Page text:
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Strong Storm Strikes Pac NW, Low Elevation Snow To Follow

A strong late season storm is making landfall this afternoon along the Oregon and Washington coast. Winds have gusted to as high as nearly 90 mph along the northern Oregon coast and 45-60 mph at some locations in the Willamette Valley today. The airport at Salem, Oregon recorded a preliminary gust of 52 mph late this morning along with a mesowest station in Salem reporting 62 mph. The Portland airport reported a gust to nearly 50 mph as well. Today’s strong storm is more reminiscent of something we would see in December rather than March.

After the front passes by the region this afternoon, snow levels will fall dramatically this evening. Overnight tonight into Tuesday, snow could fall as low as the valley floor. Late tonight, an area of organized showers will rotate around the upper level low into western Oregon and Washington. All elevations west of the Cascades could see anywhere from a dusting to as much as 3″ of snow in the higher foothills from Medford, Oregon north to Bellingham, Washington and points east. This is a rare and cold late season storm. Snow at sea level west of the Cascades in the month of March is rare. Overnight low temperatures Monday night are forecast to remain just above freezing at most valley locations west of the Cascades. This will be the third time in the past month where locations such as Portland and Seattle will likely see some snow in their respective metropolitan areas overnight tonight.

Stay tuned!
Steve Pierce

Don’t forget — you can now get my latest weather and climate updates via Facebook. Send me a friend request at http://www.facebook.com/stevepiercevancouver and I will add you in. Not on Facebook? E-mail me at stevejpierce@comcast.net. Don’t forget to bookmark this blog at http://www.columbian.com/weblogs/weather for my latest thoughts. Are you a professional meteorologist or just interested in weather? Why not join the single largest chapter of the American Meteorological Society (AMS) in the country with nearly 200 fellow members? The Oregon chapter of the AMS is just $7 a year. We host eight monthly meetings from Sept-June, including the annual Winter Weather Forecast Conference in Portland each fall! Even if you are not a local resident you can still stay updated via e-mail on all of the latest chapter happenings, upcoming meetings and historical weather stats. For additional membership details or to download a membership application please see http://www.ametsoc.org/chapters/oregon/membership.html

Steve Pierce

Steve Pierce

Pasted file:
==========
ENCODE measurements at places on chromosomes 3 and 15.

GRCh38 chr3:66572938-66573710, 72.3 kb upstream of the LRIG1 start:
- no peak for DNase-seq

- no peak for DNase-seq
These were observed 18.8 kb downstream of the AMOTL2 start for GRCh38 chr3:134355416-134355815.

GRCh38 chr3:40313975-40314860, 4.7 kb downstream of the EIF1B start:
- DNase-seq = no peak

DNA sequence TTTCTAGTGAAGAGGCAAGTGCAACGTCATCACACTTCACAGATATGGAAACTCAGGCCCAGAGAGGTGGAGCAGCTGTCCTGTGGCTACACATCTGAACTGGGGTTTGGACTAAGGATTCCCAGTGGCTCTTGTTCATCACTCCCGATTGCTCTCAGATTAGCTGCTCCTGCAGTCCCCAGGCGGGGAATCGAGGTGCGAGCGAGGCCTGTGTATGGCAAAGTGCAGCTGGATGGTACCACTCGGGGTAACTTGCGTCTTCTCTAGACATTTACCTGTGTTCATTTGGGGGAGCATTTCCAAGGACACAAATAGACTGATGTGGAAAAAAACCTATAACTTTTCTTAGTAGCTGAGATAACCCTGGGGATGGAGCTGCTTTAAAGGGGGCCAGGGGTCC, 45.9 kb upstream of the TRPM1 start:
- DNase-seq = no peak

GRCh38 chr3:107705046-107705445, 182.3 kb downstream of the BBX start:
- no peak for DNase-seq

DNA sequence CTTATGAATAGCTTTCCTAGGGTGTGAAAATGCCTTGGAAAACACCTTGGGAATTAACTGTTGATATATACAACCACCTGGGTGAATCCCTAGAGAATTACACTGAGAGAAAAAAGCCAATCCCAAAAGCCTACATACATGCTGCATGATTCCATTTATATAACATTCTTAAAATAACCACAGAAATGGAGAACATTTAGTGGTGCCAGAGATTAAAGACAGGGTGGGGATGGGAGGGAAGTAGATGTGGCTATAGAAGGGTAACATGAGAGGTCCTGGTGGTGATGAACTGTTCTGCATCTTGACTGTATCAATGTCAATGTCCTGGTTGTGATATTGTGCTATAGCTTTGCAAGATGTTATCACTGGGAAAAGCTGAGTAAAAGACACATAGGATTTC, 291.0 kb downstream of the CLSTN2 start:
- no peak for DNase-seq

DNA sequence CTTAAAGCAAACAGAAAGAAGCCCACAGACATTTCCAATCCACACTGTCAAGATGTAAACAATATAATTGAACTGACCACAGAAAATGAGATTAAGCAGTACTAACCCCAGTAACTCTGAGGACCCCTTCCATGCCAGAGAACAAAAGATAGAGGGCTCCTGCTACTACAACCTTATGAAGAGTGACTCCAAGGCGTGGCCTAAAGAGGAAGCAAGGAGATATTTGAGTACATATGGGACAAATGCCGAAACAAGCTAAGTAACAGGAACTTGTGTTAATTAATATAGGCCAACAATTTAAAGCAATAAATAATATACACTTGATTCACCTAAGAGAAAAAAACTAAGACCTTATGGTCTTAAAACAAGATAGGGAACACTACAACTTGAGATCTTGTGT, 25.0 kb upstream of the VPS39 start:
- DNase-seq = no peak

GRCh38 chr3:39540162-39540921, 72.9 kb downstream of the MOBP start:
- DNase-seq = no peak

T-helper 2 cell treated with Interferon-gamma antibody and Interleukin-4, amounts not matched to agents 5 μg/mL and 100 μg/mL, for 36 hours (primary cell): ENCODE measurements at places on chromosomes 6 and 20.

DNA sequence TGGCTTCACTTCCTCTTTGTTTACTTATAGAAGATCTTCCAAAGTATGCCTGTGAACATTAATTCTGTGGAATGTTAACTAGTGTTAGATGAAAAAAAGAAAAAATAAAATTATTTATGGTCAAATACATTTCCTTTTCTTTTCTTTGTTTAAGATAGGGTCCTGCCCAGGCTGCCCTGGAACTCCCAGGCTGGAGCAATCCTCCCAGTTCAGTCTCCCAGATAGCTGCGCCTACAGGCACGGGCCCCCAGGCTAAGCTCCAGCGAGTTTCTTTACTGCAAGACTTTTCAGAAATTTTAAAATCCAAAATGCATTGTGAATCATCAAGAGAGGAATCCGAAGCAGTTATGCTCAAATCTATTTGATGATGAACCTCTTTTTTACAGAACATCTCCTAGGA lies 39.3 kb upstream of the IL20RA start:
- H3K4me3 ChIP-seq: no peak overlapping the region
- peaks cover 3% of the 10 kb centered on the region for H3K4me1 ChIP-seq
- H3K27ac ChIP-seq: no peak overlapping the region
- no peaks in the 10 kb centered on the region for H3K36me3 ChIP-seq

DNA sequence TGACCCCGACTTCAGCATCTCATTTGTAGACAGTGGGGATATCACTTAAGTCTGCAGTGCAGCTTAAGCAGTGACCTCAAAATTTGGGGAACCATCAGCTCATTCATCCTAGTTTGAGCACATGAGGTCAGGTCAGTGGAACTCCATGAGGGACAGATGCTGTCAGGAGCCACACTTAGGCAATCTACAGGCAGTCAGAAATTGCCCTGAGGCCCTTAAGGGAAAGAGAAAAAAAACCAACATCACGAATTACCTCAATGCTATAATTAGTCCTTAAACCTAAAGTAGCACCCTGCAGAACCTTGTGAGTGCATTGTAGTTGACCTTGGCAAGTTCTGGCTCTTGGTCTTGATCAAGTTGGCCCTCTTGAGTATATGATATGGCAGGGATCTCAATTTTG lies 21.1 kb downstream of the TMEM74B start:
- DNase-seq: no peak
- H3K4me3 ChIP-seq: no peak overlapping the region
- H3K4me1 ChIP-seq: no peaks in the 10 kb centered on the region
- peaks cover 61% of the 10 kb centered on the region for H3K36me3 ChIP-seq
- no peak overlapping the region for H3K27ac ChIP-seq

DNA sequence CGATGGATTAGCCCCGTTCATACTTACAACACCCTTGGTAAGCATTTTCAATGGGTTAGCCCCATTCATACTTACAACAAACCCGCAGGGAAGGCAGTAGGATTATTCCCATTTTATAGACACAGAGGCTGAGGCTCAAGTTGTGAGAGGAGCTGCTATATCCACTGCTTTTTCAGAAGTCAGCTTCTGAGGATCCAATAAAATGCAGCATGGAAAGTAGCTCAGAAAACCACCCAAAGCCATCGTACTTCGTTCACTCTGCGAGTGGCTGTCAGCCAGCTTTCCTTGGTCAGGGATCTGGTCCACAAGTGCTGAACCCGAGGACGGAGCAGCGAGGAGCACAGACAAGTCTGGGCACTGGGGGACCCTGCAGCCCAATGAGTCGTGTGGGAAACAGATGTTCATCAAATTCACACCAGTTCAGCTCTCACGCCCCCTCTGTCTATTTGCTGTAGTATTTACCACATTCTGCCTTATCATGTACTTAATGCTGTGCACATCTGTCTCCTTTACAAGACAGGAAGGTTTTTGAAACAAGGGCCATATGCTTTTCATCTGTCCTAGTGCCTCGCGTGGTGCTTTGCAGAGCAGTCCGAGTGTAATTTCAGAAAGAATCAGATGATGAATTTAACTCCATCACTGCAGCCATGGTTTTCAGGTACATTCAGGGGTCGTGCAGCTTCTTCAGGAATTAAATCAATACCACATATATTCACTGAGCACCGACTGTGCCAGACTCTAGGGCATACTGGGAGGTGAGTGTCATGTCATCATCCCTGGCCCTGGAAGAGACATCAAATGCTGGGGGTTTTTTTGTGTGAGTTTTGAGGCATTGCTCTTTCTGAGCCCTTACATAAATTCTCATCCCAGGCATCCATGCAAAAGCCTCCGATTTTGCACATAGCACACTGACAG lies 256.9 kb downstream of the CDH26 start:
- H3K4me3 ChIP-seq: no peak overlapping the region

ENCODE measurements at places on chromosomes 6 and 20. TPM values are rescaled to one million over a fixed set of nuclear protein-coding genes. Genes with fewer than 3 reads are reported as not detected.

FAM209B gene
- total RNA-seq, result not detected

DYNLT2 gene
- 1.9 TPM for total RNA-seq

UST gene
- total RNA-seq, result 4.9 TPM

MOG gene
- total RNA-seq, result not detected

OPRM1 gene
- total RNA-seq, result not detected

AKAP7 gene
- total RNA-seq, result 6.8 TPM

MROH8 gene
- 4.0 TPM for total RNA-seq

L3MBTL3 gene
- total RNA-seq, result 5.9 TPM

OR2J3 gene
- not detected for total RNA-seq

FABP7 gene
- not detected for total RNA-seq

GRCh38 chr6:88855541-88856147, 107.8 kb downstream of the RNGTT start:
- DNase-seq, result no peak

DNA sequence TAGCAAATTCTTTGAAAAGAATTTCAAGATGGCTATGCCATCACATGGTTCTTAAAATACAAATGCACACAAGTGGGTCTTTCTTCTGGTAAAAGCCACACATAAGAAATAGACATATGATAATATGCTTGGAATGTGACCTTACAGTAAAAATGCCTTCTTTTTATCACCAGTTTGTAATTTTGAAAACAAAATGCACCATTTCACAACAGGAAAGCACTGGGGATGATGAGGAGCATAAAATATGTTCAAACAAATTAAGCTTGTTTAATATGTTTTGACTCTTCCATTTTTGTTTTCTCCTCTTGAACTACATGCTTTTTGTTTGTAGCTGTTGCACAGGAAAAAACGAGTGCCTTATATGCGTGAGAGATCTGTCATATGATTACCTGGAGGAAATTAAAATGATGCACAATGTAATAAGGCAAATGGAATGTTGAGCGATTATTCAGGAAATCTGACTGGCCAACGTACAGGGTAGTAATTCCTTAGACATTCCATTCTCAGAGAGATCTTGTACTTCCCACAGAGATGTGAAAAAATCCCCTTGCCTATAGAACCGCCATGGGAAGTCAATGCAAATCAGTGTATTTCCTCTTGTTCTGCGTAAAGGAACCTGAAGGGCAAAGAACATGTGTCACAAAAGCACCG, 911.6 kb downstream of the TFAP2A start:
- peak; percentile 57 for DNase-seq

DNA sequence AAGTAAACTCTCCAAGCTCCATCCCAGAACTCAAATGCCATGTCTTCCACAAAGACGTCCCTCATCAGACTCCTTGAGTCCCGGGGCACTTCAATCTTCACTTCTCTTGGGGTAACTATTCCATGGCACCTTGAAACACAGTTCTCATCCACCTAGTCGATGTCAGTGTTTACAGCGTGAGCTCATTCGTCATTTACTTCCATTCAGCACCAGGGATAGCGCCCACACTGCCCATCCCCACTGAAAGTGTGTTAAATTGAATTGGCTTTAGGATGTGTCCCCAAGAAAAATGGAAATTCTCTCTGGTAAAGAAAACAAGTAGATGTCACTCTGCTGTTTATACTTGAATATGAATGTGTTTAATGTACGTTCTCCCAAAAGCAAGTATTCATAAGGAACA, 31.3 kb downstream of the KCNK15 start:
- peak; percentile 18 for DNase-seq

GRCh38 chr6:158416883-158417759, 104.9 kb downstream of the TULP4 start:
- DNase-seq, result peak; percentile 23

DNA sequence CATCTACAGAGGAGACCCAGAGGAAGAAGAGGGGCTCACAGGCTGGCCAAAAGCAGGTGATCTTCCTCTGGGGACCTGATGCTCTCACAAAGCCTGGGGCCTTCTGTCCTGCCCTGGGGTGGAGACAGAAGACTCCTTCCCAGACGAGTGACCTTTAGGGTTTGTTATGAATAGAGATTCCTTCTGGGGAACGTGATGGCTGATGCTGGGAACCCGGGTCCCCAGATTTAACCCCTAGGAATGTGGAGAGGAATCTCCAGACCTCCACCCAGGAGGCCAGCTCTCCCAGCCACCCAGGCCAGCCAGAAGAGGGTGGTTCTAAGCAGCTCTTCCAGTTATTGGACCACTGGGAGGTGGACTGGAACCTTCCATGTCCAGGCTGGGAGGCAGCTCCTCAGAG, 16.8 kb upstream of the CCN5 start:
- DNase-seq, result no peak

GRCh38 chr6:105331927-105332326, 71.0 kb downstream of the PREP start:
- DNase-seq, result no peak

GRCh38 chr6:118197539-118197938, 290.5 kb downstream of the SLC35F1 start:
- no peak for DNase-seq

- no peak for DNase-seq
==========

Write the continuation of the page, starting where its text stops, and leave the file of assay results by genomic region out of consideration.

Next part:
Steve Pierce is widely known as Oregon and Washington's "go-to-guy" when it comes to fast, accurate historical meteorological research and forecasts. Steve is currently the President of the Oregon Chapter of the American Meteorological Society (AMS). Steve is also recognized as a regional weather commentator and blogger who can be heard on local radio stations and seen in print media outlets across the Pacific Northwest. His Weather Blog is hosted by the Columbian Newspaper in Vancouver. Check it out! He is a third generation resident of Vancouver, Washington and holds a degree in Communications. Both sets of Steve's grandparents migrated to Vancouver during World War II. One set traveled from Lenox, Iowa to work in the Kaiser Shipyards supporting the war effort. The other set came to Vancouver from Olympia, Washington to work as educators for the rapidly expanding Vancouver School District. When the war was over, both sets of grandparents decided to stay in Vancouver and continue raising their families, as did thousands of other families at the time. Those who are most familiar with Steve can attest to the fact that weather is his true passion. His love for "all things weather" began at the age of 7 when Mt. St. Helens erupted in 1980. He was fascinated with which direction the ash plumes were headed. Then came the very powerful windstorm of Friday, November 13, 1981, also referred to as the "Friday the 13th" storm. This was the strongest storm to hit the Portland / Vancouver area since the great Columbus Day Storm of 1962! At age 11, he was asked to publish an extended weather forecast for his elementary school's weekly newsletter. In the 1980's, at age 14, Steve was the youngest of KGW-TV's local "weather watchers" and would phone in his daily Vancouver weather stats to then television meteorologist Jim Little for use on-air. Steve has lived through all of the major Pacific Northwest weather events of the past 30 years, and then some. The most notable events include; the bitterly cold winter of 1978-1979, the record setting snow storms of January 1980, the summer heat wave of August 1981, the windstorms of November 1981 and December 1995, the severe arctic blast of February 1989, the record flood of February 1996, the historic ice storm of January 2004, the Vancouver tornado of January 2008 and the record setting snow storm of Christmas 2008. Not to mention every Mt. St. Helens volcanic eruption in between. With access to the most extensive set of historical weather records available to date, Steve has personally designed and integrated a proprietary system that gives him the ability to quickly locate and manipulate weather data as far back as the 1800's. As one local Meteorologist put it, "Steve has fast access to historical weather data that is needed for media, agriculture, business, personal, historical and other climatological needs. He can quickly manipulate the data in many different ways. His forecasts are also quite accurate, especially at longer lead times." Steve also provides local storm assessments, narratives and weather presentations to the general public, as requested. In his spare time, Steve enjoys spending time with his family, the outdoors, vacationing at his family's coastal cabin and just relaxing! By the way, do you like your weather on the "extreme" side? So does Steve! Whether it is collecting damage assessment data & photos after record setting 125 mph winds at the coast in December 2007, being one of the first on the scene after the January 2008 Vancouver tornado, or feeling (literally) the awesome power of 100 mph wind gusts at Oregon's Crown Point in January 2010, Steve has experienced it all! As Steve says, "don't just love weather, live weather!" Check out Steve's personal weather website at: http://www.piercevideo.com/weather.shtml